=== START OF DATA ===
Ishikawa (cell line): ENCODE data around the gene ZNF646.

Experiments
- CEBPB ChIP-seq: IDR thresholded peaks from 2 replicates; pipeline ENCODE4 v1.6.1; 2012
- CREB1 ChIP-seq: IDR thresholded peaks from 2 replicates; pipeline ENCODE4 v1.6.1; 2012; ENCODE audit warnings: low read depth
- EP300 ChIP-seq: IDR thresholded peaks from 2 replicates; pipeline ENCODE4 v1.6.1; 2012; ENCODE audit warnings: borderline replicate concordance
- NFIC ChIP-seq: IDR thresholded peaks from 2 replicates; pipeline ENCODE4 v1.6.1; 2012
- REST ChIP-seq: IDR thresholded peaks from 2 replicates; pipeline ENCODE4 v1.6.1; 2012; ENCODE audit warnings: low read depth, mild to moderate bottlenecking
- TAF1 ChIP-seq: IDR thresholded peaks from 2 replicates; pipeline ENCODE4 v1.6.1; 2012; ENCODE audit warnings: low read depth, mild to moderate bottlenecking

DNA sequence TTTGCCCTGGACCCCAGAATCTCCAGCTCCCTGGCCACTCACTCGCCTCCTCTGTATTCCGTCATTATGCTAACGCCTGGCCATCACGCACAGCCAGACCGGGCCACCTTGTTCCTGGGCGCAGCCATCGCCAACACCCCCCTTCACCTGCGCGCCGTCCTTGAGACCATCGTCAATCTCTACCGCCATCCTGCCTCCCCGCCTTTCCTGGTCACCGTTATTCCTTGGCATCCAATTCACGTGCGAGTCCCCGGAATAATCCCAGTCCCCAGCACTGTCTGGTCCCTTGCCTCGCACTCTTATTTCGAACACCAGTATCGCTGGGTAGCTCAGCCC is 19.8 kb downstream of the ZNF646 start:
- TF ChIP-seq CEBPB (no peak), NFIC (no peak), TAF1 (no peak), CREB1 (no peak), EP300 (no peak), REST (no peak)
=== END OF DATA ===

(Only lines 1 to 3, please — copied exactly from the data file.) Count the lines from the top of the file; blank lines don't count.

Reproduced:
Ishikawa (cell line): ENCODE data around the gene ZNF646.

Experiments
- CEBPB ChIP-seq: IDR thresholded peaks from 2 replicates; pipeline ENCODE4 v1.6.1; 2012